Along with the emotional health benefits of psilocybin, the fungus may be a treatment for substance addiction. In 2014, a study was published in the Journal of Psychopharmacology testing the effect of psilocybin on nicotine-addicted smokers. The study had a small sample size of 15 individuals who were habitual smokers with a mean of: 6 previous attempts to quit smoking over their lifetime; smoking 19 cigarettes per day; and 31 years of continuous usage of cigarettes. They were given moderate (20mg) to high (30mg) doses of psilocybin within a 15-week treatment. At the 6-month follow-up of the study, 12 out of the 15 participants had successfully quit smoking. This was measured by self-report and by testing to determine who has consumed nicotine over the past 7-days. The success rate of this study was 80%, which is substantially higher than other behavioral or pharmacological treatments that report a success rate of less than 35% (Johnson, 2014).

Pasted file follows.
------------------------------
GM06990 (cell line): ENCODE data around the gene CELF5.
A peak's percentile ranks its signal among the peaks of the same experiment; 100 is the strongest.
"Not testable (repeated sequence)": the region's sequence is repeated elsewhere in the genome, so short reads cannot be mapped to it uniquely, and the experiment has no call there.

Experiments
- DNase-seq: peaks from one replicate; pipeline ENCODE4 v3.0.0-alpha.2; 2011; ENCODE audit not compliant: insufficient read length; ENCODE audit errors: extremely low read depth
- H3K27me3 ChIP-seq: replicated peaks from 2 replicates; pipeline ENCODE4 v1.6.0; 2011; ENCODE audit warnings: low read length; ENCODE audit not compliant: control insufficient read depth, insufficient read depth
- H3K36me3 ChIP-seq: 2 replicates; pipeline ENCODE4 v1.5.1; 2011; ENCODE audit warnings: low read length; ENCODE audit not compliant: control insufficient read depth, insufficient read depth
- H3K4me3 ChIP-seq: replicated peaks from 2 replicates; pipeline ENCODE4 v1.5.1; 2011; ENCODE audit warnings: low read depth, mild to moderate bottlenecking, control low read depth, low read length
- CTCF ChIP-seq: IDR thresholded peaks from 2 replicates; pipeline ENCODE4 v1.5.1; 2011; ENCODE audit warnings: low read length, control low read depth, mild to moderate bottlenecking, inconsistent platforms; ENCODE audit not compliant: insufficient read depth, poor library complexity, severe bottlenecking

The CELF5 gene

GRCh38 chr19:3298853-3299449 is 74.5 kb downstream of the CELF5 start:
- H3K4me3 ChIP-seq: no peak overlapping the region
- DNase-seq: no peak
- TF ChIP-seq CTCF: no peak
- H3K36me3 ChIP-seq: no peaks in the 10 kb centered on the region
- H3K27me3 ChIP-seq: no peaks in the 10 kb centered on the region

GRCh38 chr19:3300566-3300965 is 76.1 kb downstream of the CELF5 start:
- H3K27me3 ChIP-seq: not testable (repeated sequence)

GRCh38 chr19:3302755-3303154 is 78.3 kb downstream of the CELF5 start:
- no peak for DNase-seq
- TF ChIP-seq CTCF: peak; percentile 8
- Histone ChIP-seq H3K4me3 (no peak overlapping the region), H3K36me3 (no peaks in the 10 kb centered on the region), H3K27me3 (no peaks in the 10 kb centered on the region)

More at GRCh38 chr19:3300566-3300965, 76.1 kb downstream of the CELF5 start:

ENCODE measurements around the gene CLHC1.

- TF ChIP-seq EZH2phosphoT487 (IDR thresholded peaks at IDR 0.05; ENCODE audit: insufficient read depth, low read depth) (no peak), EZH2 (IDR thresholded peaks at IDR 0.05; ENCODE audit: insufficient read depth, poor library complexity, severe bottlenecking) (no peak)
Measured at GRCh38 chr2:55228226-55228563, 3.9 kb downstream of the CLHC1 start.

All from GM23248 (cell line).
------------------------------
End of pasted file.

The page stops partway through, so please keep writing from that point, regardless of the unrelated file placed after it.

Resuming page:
Enthusiastic about the results of their studies, Johns Hopkins researchers proposed to reclassify the mushroom from a Schedule I drug to a Schedule IV. A Schedule I is a substance with no known medical potential, whereas a Schedule IV is a substance that is strictly controlled but prescription access for medicinal uses is available (Hedin, 2018). Despite this, as of 2022, psilocybin is still classified as a Schedule I drug.
Due to these findings and the potential that psilocybin has for medicinal uses, the first federal grant for psychedelic treatment research was awarded in 2021 by the National Institutes of Health (Barnett, 2021). This is the first grant for the purpose of psychedelic research awarded by the United States government in over 50 years. Thus far, there is no FDA-approved use of this substance for pharmaceutical purposes. More research is necessary for the mushrooms and their derivatives to be confidently used in clinical settings. But it is very likely that in the future, a treatment option for substance addiction and major depression will be to have a psychedelic trip at your doctor’s office.